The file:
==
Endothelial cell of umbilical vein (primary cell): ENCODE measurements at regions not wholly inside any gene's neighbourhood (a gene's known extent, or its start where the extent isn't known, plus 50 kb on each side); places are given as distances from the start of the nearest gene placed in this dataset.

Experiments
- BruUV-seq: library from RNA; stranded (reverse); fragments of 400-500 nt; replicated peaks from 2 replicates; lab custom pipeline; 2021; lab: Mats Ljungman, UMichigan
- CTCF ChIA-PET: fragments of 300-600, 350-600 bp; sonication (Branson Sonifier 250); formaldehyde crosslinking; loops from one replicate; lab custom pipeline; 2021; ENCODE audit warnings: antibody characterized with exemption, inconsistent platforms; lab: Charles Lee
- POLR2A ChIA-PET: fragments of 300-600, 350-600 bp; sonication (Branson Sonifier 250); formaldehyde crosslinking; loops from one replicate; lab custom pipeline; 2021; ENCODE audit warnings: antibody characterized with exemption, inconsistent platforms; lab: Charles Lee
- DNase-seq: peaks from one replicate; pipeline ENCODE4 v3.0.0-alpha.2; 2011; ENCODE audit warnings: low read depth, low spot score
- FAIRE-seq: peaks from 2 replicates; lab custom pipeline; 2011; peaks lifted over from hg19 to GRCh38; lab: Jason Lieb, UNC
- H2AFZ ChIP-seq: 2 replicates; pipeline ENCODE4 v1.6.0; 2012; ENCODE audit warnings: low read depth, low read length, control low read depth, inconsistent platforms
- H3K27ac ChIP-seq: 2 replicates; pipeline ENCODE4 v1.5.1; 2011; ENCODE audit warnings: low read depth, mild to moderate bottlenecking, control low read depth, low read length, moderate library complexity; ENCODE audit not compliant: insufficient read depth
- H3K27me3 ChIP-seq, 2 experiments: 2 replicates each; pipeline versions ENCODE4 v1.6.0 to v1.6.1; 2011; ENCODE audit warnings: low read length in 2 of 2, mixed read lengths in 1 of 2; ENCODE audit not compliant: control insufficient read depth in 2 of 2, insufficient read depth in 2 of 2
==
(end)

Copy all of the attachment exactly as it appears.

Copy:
Endothelial cell of umbilical vein (primary cell): ENCODE measurements at regions not wholly inside any gene's neighbourhood (a gene's known extent, or its start where the extent isn't known, plus 50 kb on each side); places are given as distances from the start of the nearest gene placed in this dataset.

Experiments
- BruUV-seq: library from RNA; stranded (reverse); fragments of 400-500 nt; replicated peaks from 2 replicates; lab custom pipeline; 2021; lab: Mats Ljungman, UMichigan
- CTCF ChIA-PET: fragments of 300-600, 350-600 bp; sonication (Branson Sonifier 250); formaldehyde crosslinking; loops from one replicate; lab custom pipeline; 2021; ENCODE audit warnings: antibody characterized with exemption, inconsistent platforms; lab: Charles Lee
- POLR2A ChIA-PET: fragments of 300-600, 350-600 bp; sonication (Branson Sonifier 250); formaldehyde crosslinking; loops from one replicate; lab custom pipeline; 2021; ENCODE audit warnings: antibody characterized with exemption, inconsistent platforms; lab: Charles Lee
- DNase-seq: peaks from one replicate; pipeline ENCODE4 v3.0.0-alpha.2; 2011; ENCODE audit warnings: low read depth, low spot score
- FAIRE-seq: peaks from 2 replicates; lab custom pipeline; 2011; peaks lifted over from hg19 to GRCh38; lab: Jason Lieb, UNC
- H2AFZ ChIP-seq: 2 replicates; pipeline ENCODE4 v1.6.0; 2012; ENCODE audit warnings: low read depth, low read length, control low read depth, inconsistent platforms
- H3K27ac ChIP-seq: 2 replicates; pipeline ENCODE4 v1.5.1; 2011; ENCODE audit warnings: low read depth, mild to moderate bottlenecking, control low read depth, low read length, moderate library complexity; ENCODE audit not compliant: insufficient read depth
- H3K27me3 ChIP-seq, 2 experiments: 2 replicates each; pipeline versions ENCODE4 v1.6.0 to v1.6.1; 2011; ENCODE audit warnings: low read length in 2 of 2, mixed read lengths in 1 of 2; ENCODE audit not compliant: control insufficient read depth in 2 of 2, insufficient read depth in 2 of 2